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Climate variables - projected changes (ESPON Climate Change project)

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The ESPON Climate project performed a pan-European vulnerability assessment as a basis for identifying regional typologies of climate change exposure, sensitivity, impact and vulnerability. On this basis, tailor-made adaptation options can be derived which are able to cope with regionally specific patterns of climate change. In the ESPON Climate project this regional specificity is addressed by seven case studies from the transnational to the very local level.

The projected changes of climate variables from the ESPON Climate Change project:
- Increase in annual mean temperature
- Increase in annual mean number of summer days
- Change in annual mean precipitation in summer months
- Decrease in annual mean number of days with snow cover

The territorial perspective on climate change is somehow unique, because most of the existing vulnerability studies have a clear sectoral focus, addressing very specific potential impacts of climate change on single elements of a particular sector. The leading existing studies have so far not employed such a comprehensive methodological approach. Furthermore, most studies lack a clear territorial pan-European focus. Specialised research is sensible and necessary but the findings of specialised studies are not easily transferable between sectors or between regions. Findings may not even be comparable due to methodological differences.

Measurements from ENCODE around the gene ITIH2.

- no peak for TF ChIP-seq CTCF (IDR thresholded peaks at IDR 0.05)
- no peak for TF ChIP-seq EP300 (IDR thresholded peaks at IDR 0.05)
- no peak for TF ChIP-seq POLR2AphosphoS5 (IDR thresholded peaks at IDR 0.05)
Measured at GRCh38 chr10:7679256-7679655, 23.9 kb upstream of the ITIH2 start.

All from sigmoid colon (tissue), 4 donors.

This is particularly troublesome in an international policy context like the European Union, when it needs to be determined, what are the consequences of climate change on the competiveness of Europe as a whole or the territorial cohesion of European regions.

Therefore, the ESPON Climate project developed a new comprehensive vulnerability assessment methodology and applied it to all regions across Europe in order to create the evidence base needed for a climate change responsive European territorial development policy. However, any vulnerability assessment is confronted with uncertainty which is based in the models (the project made use of CCLM1), the emission scenario (A1B2) and of course, the future trends in socio-economic development. Thus, the results of ESPON Climate may be seen as a possible vulnerability scenario which shows what Europe’s future in the wake of climate change may look like and not as a clear-cut forecast. Nonetheless, it gives some hints what adaptation should be about in view of the identified regional typologies of climate change.

Reference information

Link to Map Viewer:
ESPON Climate Change project
Link to metadata:


ESPON, precipitation, snow cover, summer days

Climate impacts

Extreme Temperatures, Water Scarcity, Flooding, Droughts, Ice and Snow


Observations and Scenarios


Agriculture, Biodiversity, Buildings, Coastal areas, Energy, Forestry, Health, Transport, Water management

Geographic characterisation


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